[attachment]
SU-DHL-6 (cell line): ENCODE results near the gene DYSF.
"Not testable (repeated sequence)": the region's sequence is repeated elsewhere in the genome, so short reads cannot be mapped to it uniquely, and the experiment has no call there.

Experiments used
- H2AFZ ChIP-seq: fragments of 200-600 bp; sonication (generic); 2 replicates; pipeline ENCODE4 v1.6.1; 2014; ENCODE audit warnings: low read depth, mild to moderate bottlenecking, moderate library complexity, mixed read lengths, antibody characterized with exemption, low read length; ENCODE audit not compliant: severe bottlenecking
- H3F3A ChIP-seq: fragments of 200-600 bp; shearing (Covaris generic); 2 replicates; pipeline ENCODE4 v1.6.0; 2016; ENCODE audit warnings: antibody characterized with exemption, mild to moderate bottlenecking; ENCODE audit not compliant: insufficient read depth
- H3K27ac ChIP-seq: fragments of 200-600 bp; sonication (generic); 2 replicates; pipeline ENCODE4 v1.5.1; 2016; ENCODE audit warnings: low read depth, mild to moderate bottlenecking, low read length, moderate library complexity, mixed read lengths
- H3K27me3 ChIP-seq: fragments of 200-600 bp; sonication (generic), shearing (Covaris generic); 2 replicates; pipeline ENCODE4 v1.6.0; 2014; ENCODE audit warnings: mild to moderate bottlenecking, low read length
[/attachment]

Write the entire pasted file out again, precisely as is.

SU-DHL-6 (cell line): ENCODE results near the gene DYSF.
"Not testable (repeated sequence)": the region's sequence is repeated elsewhere in the genome, so short reads cannot be mapped to it uniquely, and the experiment has no call there.

Experiments used
- H2AFZ ChIP-seq: fragments of 200-600 bp; sonication (generic); 2 replicates; pipeline ENCODE4 v1.6.1; 2014; ENCODE audit warnings: low read depth, mild to moderate bottlenecking, moderate library complexity, mixed read lengths, antibody characterized with exemption, low read length; ENCODE audit not compliant: severe bottlenecking
- H3F3A ChIP-seq: fragments of 200-600 bp; shearing (Covaris generic); 2 replicates; pipeline ENCODE4 v1.6.0; 2016; ENCODE audit warnings: antibody characterized with exemption, mild to moderate bottlenecking; ENCODE audit not compliant: insufficient read depth
- H3K27ac ChIP-seq: fragments of 200-600 bp; sonication (generic); 2 replicates; pipeline ENCODE4 v1.5.1; 2016; ENCODE audit warnings: low read depth, mild to moderate bottlenecking, low read length, moderate library complexity, mixed read lengths
- H3K27me3 ChIP-seq: fragments of 200-600 bp; sonication (generic), shearing (Covaris generic); 2 replicates; pipeline ENCODE4 v1.6.0; 2014; ENCODE audit warnings: mild to moderate bottlenecking, low read length